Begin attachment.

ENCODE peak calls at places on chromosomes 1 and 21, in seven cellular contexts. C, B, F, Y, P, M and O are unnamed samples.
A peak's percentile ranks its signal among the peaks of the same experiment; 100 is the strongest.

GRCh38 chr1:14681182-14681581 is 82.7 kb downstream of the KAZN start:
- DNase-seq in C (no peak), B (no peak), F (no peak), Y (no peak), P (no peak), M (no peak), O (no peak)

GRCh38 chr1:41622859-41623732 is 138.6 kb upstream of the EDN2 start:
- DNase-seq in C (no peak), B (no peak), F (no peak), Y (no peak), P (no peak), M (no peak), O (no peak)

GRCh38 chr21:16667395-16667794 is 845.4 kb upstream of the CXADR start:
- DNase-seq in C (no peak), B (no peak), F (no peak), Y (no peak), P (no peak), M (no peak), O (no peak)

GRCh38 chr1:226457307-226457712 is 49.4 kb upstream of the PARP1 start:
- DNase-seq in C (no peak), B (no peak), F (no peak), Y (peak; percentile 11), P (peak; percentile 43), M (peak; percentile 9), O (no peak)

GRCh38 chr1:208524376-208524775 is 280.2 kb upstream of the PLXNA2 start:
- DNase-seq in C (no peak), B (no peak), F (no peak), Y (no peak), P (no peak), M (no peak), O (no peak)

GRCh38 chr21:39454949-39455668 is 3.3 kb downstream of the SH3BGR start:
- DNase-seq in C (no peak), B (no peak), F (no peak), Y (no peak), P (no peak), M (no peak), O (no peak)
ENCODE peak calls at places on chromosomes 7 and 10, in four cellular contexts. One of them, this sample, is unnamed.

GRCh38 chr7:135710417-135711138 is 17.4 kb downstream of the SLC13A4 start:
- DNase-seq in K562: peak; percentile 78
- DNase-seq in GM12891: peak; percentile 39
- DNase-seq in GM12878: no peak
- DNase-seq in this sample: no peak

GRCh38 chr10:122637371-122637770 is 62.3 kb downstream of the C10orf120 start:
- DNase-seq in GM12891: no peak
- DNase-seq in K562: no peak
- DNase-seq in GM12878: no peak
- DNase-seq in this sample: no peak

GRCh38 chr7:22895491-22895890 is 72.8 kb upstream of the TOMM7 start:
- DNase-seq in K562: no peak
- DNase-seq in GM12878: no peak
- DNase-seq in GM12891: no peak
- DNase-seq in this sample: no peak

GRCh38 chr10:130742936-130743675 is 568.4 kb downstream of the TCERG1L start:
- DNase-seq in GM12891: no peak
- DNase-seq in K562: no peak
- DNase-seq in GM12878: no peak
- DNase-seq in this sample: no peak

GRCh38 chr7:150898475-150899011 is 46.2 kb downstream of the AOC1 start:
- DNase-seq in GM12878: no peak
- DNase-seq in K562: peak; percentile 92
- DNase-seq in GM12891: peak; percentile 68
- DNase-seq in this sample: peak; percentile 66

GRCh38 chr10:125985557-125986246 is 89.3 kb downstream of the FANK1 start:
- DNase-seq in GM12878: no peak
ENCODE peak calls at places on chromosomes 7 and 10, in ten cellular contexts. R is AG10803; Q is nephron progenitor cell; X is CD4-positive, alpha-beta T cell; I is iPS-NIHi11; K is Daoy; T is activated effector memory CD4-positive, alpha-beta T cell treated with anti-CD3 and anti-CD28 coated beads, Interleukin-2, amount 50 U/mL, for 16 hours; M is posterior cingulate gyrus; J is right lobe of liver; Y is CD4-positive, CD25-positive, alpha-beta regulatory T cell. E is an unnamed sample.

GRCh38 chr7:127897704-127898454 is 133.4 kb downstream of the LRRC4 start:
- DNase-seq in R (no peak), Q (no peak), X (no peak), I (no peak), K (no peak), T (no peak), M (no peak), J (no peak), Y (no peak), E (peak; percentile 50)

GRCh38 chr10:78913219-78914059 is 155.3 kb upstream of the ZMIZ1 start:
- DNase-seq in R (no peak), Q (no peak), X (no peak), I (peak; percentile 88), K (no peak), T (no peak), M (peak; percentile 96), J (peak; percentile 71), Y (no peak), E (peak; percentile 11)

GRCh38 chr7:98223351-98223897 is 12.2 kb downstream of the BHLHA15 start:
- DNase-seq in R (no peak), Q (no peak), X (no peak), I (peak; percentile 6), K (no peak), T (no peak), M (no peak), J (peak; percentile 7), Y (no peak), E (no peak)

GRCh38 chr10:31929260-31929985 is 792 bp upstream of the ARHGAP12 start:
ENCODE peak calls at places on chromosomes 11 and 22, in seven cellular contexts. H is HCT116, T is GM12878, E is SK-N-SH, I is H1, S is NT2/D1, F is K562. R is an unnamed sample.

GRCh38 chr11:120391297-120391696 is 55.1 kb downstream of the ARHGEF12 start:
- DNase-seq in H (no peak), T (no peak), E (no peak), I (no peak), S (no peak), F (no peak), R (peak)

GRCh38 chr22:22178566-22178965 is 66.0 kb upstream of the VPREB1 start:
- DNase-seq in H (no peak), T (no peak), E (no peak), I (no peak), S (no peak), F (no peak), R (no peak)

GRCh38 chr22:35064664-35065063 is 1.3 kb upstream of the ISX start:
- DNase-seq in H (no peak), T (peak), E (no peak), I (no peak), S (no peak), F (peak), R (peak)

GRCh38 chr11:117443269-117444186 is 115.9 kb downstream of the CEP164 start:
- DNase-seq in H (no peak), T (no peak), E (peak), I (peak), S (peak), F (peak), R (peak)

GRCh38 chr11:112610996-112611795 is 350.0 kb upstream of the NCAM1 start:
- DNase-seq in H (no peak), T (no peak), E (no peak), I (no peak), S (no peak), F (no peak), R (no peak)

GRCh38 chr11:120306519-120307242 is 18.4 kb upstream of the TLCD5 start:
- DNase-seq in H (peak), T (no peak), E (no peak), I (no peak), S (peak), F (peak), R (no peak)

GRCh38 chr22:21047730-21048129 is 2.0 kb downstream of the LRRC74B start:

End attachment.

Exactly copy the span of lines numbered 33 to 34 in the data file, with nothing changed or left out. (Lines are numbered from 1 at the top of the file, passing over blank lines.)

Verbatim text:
- DNase-seq in K562: no peak
- DNase-seq in GM12878: no peak